Most mirrorless camera users would simply purchase accompanying lenses from the camera brand. There is no reason not to do that. However, other photographers would know they can use older SLR and rangefinder lenses, too.
In that case, aperture control of older lenses would be “manual.” If you turn the aperture ring, diaphragm closes and opens. LCD viewfinder of mirrorless cameras is very clever. Brightness automatically adjusts according to diaphragm size.
I believe it is rather welcoming, than being only able to see the viewfinder at aperture wide-open. With SLRs, yes, it is better to see it brighter. With mirrorless, you can see the bright view it would exactly photograph, plus with correct depth-of-field shown (somewhat with help of focus-peaking).
Traditionally, professional lenses used to have “manual” aperture control. Older SLR lenses can now forget about “spring-loaded” auto-aperture. Welcome to professional use of lenses. KT
Future of photography might be in mirrorless cameras. They no longer need precision optical or mechanical parts internally, similar to video cameras. Most of camera manufacturers reformed their line-ups with mirrorless cameras, no matter they are of 35mm full-size or APS-C format.
“Hidden” fact of mirrorless camera is the “shortness” of its flange focal distance. You can use any older lenses by filling the gap with appropriate “lens mount adapter.” None of those camera manufacturers produce “trans-brand” lens mount adapters, but instead, Chinese manufacturers do.
I own old Olympus OM Zuiko lenses, and it is simply great finding a new way to shoot with those lenses and a mirrorless camera. I know. Olympus Micro Four-Thirds sensor is too small, merely one-fourth of 35mm full-size. I do not enjoy my standard 50mm lens as “telephoto 100mm.”
I thank K&F Concept, the Chinese photographic accessory manufacturer. Now, I can see through Leica lenses, too! KT
In his writing, Alfred Stieglitz says he photographed “Fifth Avenue, Winter” during snow storm on February 22, 1893. He claims he stood there with his glass plate camera for three hours, eventually to capture the moment.
On February 1, 2021, there was a strong snow storm in New York City. Knowing the exact location where Stieglitz was photographing, I somewhat unconsciously pulled myself to the location. Due to less population by pandemic, snow was not plowed well during the day.
Of course, there was no horse carriage climbing up Fifth Avenue. Instead, in three seconds a car turning from East 35th Street honked at me, “Don’t you stand right in the middle of the street!” I know, no one understands what I am doing. Just felt great for myself. KT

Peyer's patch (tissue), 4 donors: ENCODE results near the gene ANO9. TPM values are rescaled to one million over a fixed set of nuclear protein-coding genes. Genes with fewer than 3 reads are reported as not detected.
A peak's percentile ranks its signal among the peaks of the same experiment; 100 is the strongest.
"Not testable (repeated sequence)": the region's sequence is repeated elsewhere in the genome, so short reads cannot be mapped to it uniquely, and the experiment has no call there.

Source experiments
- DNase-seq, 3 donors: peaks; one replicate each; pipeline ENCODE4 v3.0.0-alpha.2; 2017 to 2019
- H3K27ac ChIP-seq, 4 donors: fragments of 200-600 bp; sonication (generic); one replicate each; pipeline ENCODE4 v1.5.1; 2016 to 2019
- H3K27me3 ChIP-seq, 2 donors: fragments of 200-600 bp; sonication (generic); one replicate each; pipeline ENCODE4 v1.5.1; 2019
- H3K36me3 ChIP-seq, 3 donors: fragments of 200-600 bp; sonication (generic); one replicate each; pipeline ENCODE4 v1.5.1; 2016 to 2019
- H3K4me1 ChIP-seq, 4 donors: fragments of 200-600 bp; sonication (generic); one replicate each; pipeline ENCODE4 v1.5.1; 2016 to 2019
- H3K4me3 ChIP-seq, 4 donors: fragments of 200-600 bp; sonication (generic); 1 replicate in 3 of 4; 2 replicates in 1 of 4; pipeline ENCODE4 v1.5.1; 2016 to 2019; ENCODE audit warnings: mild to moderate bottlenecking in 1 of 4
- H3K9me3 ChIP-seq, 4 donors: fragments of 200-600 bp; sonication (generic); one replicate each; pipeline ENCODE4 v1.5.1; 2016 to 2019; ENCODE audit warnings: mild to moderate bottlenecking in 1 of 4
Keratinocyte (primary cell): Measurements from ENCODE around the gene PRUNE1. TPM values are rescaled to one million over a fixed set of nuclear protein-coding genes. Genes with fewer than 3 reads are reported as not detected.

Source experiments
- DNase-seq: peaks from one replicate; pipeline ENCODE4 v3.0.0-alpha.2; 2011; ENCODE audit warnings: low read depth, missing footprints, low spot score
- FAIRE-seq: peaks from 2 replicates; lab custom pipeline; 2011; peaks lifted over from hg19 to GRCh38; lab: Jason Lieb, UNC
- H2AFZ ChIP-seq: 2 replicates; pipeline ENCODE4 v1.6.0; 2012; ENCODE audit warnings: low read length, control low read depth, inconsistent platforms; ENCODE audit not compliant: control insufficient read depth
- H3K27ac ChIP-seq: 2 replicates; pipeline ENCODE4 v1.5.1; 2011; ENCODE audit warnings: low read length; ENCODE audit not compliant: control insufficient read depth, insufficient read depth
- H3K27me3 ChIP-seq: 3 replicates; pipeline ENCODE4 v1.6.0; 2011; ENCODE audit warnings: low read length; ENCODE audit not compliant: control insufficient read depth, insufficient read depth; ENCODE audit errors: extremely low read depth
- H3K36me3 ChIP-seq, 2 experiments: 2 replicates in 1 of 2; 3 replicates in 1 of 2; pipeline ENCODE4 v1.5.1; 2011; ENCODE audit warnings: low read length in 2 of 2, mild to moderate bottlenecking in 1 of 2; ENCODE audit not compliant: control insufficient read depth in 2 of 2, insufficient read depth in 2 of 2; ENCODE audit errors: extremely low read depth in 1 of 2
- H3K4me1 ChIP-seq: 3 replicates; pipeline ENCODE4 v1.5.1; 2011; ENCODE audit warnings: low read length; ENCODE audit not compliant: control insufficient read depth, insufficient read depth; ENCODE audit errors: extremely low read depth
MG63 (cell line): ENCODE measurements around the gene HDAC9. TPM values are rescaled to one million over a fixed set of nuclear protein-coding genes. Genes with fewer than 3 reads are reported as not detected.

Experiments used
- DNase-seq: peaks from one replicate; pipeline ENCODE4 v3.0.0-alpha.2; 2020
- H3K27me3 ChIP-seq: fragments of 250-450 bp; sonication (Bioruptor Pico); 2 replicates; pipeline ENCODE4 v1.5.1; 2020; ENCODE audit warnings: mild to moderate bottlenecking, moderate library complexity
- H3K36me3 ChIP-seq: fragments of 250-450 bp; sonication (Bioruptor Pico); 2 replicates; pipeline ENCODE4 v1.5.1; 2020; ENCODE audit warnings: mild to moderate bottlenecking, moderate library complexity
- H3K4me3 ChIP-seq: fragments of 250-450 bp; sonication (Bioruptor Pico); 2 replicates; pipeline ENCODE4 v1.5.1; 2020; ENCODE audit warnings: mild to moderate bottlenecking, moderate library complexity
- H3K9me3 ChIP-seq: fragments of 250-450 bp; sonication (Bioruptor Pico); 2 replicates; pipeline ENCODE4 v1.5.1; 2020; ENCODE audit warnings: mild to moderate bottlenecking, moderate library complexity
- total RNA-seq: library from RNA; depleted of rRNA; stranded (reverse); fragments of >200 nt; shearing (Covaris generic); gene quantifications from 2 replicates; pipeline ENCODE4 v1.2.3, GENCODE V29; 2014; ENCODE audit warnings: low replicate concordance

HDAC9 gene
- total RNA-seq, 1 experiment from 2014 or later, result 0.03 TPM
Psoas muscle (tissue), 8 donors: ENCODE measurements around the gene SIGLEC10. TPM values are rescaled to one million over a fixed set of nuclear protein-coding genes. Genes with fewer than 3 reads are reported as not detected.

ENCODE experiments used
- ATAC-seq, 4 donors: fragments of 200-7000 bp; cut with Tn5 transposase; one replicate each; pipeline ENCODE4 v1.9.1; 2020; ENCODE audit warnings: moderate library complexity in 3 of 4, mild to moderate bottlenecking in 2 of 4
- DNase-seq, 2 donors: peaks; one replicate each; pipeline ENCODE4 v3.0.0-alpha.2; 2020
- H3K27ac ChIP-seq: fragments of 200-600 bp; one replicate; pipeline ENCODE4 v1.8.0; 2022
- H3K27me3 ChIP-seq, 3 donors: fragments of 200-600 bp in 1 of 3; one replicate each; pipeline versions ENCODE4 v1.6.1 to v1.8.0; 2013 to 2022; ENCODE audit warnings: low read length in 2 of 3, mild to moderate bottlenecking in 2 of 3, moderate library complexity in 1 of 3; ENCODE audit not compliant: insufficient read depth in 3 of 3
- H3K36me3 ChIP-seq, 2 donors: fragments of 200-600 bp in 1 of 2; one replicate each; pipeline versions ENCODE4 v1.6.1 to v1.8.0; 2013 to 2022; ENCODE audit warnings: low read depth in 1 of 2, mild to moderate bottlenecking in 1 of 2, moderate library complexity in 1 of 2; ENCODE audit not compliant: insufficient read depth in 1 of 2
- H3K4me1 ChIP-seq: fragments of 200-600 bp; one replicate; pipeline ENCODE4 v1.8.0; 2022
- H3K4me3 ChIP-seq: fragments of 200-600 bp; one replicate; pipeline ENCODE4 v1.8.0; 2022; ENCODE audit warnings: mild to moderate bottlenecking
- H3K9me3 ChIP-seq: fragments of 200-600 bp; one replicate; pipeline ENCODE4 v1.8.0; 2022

“Fifth Avenue, Winter 1893″ is the title of Alfred Stieglitz’s masterpiece. Although it is said to have been criticized by then fellow photographers “blurred and not sharp,” the photograph shows a horse carriage in severe snow storm with movement. It is a great photograph.
Although knowing that it was photographed on Fifth Avenue, New York, recently I have seriously searched what exact spot Stieglitz was photographing the masterpiece at. As a matter of fact, it was not that difficult, especially after finding out A.T. Stewart Mansion and Astor Residence on west of Fifth Avenue at 34th Street. It was already a famous corner of the city even before the Empire State Building.
Fifth Avenue is now one way, going south. I stepped into the road to photograph the view. Stieglitz must be roaming around me some 130 years ago. A sweet encounter. KT
The year 2020 was a terrible year. The world was devastated by Coronavirus, SARS-CoV-2 from the beginning. I don’t really remember what happened in what month. Some months passed fairly slow, or other months passed in a flash. We all tried to survive, and lived through mostly within our minimal activity range.
Looking through my photographic archive of 2020, there was not much happening. Of course, all photographs were shot in my walking range, except ones from the earliest months. I can see my struggles from them. I tried film photography as well as digital. I also tried color film. However, I don’t think I could hit a home run often.
I don’t really know how the situation goes entering year 2021, but someday, everything would come back to “normal.” I would have to struggle until then, I understand.
Everyone has to keep walking, and hope for a safer, better new year.
About the same time last year, I was trying out Kodak Alaris Ektachrome E100 Professional film. Now, since I shipped my digital Leica M Monochrom for sensor maintenance, I am back shooting with the same film.
In daily life, there are still restrictions due to Coronavirus, but I enjoy shooting with “all mechanical” film Leica M4-2. Reading light with my handy reflective lightmeter is not so redundant as digital spotmeter. I can also look for some colors. Scanning processed color reversal films is a good routine, although my scanner is not the best. Thank god a good professional lab is still in operation in the city.
Ultimately, there must be no practical difference between shooting digital and film. Of course with film, you cannot check the image immediately after you photograph. You need to wait until you finish and process the roll. However, it is just the matter of shorter or longer wait. Eventually, you obtain and keep the images.
The truth is simple. Forget everything, and keep shooting. KT